• These shortcomings of strictly monopolar or strictly bipolar neurostimulators are exacerbated if electrodes (or the enclosure itself) shift after implant, which means target nerve tissues may fall outside of originally intended stimulation paths. For example, if the implanted electrode array has migrated beyond the target nerve tissue areas, a conventional bipolar neurostimulator may no longer be able to stimulate the target nerve tissue. Here, in the mixed mode of operation, one or more electrodes 220C-227C may be selectively activated to form one or more stimulation paths in conjunction with the enclosure 200C, which would still offer stimulation coverage of the target nerve tissue. Hence, the mixed mode of operation increases stimulation flexibility and effectiveness through additional stimulation paths. The clinician or patient may be able to stimulate target nerve tissues with more precision and accuracy using the mixed mode neurostimulator according to various aspects of the present disclosure.
  • Another advantage offered by the mixed mode of operation is more effective pre-biasing of the nerve tissues. The neurostimulator disclosed herein includes features relating to generation of pre-pulses, continuous waveforms, and wave-shaping, which are discussed in more detail in U.S. patent application Ser. No. 13/081,896, Titled “Charge Balancing For Arbitrary Waveform Generator & Neural Stimulation Application” and filed on Apr. 7, 2011, U.S. patent application Ser. No. 13/082,097, Titled “Arbitrary Waveform Generator & Neural Stimulation Application With Scalable Waveform Feature” and filed on Apr. 7, 2011, and U.S. patent application Ser. No. 13/081,936, Titled “Arbitrary Waveform Generator & Neural Stimulation Application” and filed on April 7, each of which is hereby incorporated by reference in its entirety. These features take advantage of the response of the tissue to polarization in order to target specific nerves, thereby providing a distinct advantage over other neurostimulators that do not have these features. For example, pre-pulses (before the stimulation phase) may be utilized to raise or lower the threshold of certain areas of the tissue. The enclosure 200C can be used to accomplish this task in a much larger area, since the enclosure in effect functions as a very large active electrode. In other words, the enclosure 200C herein can be used to carry out tasks such as pre-biasing the tissue more effectively and more efficiently.
  • FIG. 5 is a partial circuit diagrammatic view of a neurostimulator device employing the mixed mode of operation discussed above by actively controlling its enclosure as a programmable electrode. Referring to FIG. 5, stimulation circuitry 300 (an embodiment of the stimulation circuitry 80 of FIG. 1) includes electrode channels 360-1 through 360-N. Each electrode channel 360 may include a respective current source 320, a respective current sink 330, respective switches 325 and 335, power sources 350, and terminals 355 (which may be tied to ground or another electrical reference). The stimulation circuitry 300 may also include a first enclosure channel 360-A and a second enclosure channel 360-B, which can be controlled in a manner that is similar to the electrode channels 360-1 through 360-N.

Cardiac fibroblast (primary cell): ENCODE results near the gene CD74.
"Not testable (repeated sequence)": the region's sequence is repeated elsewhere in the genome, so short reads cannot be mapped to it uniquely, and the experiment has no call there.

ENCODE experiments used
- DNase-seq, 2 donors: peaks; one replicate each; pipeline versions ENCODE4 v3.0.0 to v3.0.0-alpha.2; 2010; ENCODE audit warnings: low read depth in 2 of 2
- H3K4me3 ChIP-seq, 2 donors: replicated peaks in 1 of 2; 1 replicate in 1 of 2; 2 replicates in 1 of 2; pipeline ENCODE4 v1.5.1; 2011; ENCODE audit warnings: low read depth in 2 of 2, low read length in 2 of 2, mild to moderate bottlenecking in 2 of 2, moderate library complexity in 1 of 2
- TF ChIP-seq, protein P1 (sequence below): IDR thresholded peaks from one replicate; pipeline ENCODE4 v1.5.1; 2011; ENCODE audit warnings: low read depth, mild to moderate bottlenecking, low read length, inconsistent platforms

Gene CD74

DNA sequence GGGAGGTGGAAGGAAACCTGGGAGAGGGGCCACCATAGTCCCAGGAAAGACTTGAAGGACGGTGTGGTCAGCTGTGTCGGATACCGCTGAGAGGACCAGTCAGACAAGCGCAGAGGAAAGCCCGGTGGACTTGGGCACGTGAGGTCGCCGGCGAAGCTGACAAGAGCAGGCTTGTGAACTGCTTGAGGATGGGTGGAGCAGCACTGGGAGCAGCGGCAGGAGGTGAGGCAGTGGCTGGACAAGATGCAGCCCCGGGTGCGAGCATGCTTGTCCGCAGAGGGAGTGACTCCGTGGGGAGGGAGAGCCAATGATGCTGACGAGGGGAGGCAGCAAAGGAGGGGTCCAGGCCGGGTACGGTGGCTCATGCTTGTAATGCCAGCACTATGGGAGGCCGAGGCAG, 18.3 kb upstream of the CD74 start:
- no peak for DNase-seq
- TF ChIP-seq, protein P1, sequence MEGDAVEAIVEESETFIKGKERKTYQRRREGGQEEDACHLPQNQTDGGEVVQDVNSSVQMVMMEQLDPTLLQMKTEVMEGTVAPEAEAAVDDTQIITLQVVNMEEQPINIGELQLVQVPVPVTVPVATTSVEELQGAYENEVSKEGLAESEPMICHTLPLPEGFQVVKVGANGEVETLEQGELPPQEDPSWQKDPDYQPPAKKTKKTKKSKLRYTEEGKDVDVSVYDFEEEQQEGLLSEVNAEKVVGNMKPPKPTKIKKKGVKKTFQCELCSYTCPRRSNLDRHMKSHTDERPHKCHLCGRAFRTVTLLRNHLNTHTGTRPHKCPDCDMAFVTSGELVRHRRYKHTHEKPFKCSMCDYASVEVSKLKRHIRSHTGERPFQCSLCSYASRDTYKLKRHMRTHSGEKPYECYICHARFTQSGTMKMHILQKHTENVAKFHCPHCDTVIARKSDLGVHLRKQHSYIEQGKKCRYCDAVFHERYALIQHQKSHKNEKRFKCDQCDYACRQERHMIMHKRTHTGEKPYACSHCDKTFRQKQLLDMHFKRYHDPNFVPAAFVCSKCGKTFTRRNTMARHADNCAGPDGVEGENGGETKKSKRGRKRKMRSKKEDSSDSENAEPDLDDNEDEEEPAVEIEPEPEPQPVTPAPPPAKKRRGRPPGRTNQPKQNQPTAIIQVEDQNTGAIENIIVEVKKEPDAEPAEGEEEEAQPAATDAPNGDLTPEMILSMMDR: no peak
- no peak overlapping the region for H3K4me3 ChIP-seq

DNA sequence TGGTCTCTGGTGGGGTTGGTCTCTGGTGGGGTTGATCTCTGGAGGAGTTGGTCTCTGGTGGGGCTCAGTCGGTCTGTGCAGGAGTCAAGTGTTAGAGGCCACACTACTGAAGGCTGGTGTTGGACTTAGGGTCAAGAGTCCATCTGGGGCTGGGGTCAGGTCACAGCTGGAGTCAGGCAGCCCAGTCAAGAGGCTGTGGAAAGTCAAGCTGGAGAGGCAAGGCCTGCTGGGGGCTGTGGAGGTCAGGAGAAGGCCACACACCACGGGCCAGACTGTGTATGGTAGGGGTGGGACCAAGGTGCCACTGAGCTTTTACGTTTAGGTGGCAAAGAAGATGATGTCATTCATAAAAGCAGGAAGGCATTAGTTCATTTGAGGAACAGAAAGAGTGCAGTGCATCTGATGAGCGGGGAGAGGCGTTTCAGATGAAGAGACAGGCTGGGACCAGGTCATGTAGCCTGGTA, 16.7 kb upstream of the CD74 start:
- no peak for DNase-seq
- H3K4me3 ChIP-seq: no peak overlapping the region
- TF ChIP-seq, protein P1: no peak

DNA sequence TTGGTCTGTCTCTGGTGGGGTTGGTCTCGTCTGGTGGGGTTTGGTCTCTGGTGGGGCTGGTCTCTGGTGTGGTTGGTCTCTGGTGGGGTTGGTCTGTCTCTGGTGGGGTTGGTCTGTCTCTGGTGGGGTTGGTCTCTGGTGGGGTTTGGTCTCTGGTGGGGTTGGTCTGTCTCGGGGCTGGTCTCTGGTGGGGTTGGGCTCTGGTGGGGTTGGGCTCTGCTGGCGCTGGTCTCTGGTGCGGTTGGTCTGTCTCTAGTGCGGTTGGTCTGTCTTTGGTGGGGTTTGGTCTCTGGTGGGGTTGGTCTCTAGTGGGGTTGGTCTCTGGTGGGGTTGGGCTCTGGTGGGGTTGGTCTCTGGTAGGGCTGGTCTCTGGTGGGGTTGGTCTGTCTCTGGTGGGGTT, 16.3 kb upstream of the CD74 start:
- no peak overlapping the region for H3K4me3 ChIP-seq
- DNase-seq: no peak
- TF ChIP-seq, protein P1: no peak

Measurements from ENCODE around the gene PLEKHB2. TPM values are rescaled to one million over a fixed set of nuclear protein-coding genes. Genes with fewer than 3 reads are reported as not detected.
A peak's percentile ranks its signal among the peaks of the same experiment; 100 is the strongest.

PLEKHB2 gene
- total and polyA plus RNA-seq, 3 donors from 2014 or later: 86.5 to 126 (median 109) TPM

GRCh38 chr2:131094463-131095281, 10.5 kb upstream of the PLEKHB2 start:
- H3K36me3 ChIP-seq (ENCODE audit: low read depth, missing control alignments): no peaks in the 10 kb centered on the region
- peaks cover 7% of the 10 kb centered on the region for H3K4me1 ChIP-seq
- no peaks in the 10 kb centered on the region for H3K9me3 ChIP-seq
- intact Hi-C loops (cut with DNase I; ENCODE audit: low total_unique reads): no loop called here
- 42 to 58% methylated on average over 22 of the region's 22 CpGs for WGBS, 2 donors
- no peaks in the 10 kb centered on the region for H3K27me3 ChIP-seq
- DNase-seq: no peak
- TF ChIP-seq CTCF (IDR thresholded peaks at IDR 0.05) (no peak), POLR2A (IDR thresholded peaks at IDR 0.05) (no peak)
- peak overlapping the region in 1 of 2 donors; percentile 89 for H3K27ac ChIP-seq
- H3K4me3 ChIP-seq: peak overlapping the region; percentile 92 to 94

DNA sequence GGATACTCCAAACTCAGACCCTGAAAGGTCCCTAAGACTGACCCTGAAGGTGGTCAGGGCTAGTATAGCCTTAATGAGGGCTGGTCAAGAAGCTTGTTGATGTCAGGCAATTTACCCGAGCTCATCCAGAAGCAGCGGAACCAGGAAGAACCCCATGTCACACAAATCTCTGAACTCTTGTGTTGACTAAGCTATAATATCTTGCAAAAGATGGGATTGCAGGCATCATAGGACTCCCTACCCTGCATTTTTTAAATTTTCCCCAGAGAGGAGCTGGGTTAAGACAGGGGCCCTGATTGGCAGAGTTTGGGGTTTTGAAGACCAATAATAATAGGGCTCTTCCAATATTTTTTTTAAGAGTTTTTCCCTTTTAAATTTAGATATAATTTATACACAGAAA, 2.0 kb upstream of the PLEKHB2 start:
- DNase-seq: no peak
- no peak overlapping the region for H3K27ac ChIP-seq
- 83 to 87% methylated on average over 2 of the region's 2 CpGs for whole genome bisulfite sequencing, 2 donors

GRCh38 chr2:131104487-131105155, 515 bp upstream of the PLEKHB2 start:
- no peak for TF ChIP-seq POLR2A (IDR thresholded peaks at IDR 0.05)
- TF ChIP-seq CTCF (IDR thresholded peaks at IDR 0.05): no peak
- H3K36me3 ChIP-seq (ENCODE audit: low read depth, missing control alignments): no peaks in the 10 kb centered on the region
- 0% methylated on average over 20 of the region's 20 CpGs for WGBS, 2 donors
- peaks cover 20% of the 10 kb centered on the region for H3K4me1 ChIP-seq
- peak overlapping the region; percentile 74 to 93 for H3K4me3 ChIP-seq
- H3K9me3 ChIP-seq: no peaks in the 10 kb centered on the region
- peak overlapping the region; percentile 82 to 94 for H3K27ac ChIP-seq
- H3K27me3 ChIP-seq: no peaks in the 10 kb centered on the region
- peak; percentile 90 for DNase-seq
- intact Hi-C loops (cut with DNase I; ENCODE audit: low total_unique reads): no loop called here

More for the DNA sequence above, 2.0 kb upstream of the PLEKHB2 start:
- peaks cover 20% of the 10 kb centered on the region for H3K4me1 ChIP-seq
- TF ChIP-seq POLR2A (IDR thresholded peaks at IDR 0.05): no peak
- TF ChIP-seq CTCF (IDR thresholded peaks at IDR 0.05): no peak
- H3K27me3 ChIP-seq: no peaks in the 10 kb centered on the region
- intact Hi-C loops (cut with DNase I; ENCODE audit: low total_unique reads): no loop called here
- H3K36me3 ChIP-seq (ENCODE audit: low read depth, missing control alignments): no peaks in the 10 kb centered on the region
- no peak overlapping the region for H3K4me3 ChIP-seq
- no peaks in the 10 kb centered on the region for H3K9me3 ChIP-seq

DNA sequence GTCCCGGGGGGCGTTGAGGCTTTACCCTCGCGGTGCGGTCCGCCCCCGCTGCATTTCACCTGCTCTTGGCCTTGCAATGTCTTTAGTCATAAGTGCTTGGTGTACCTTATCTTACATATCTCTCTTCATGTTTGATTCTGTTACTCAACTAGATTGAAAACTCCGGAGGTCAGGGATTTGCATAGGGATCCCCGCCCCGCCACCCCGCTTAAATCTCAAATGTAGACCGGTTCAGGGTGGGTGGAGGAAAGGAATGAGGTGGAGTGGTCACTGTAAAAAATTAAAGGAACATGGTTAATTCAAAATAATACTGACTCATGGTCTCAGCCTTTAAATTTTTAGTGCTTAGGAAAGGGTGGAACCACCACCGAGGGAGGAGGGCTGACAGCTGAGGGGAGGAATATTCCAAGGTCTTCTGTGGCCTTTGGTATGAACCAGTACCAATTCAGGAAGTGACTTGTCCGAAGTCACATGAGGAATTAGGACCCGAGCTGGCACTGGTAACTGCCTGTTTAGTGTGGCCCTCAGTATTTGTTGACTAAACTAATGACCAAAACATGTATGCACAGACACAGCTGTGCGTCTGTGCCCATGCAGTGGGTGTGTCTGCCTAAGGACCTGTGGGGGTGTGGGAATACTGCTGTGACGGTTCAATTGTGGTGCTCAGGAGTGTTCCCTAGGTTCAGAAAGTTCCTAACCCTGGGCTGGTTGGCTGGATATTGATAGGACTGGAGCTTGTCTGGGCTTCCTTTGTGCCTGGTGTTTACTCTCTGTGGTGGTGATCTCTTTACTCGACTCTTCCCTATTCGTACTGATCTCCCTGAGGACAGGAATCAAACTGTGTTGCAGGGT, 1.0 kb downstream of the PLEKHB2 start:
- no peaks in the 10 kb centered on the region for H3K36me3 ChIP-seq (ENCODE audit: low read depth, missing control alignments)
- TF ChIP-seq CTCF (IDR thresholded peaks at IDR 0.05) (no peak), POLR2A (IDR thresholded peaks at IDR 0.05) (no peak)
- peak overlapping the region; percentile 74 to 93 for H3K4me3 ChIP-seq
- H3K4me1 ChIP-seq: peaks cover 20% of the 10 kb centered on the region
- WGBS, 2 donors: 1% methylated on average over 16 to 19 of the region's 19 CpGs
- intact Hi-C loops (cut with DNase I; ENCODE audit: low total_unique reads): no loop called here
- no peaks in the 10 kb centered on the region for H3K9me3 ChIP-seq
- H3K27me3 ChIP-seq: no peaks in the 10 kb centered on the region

• Current sinks 330 sink electrical current to create an electric field in a target nerve tissue 365. Current sources 320 provide return paths for the current sinks 330. The amount of current (e.g., the current amplitude) sourced or sunk can be programmed through a microcontroller similar to the microcontroller 50 of FIG. 1. Such microcontroller may also control the width (or duration) and frequency of the current pulses. The current sinks 330 and the current sources 320 may collectively be referred to as current supplies. In other embodiments, other types of electrical supplies may be used to generate stimulation pulses to be delivered to distal electrodes. For example, a voltage supply may be used instead of the current supplies shown herein. It is also understood that the current sources 320 and the current sinks 330 are designed and calibrated so that a programmed value will closely match the desired current across all channels.
  • In each of the electrode channels 360, the switch 325 is coupled in parallel to the current source 320, and the switch 335 is coupled in parallel to the current sink 330. The switches 325 and 335 may be programmably opened or closed. When the switches 325 are programmably closed, they allow the current sources 320 to be electrically bypassed. When the switches 335 are programmably closed, they allow the current sinks 330 to be electrically bypassed. Therefore, the switches 325 and 335 may also be referred to as bypass switches. In actual operation, the switches 325 and 335 may allow uncontrolled current flow to either rail (source or sink) and may be used for passive charge recovery.
  • Each channel 360 is coupled in series to a respective protective component 310. The protective component 310 shields target nerve tissue 365 from unwanted electrical signals, such as DC signals. A DC component in the electrical stimulation may result in corrosion around the respective electrode contact, causing harm to nearby tissue areas. Consequently, it is desirable for the neurostimulator to filter out any DC component in the electrical signal and deliver only an alternating current (AC) electrical signal to the patient. In the embodiment shown in FIG. 5, protective components 310 are DC-blocking capacitors. The DC-blocking capacitors may have a capacitance ranging from about 0.1 microfarad (μF) to about 5 μF. Other capacitance values may be used for alternative embodiments. These capacitors may also be used for charge-balancing purposes.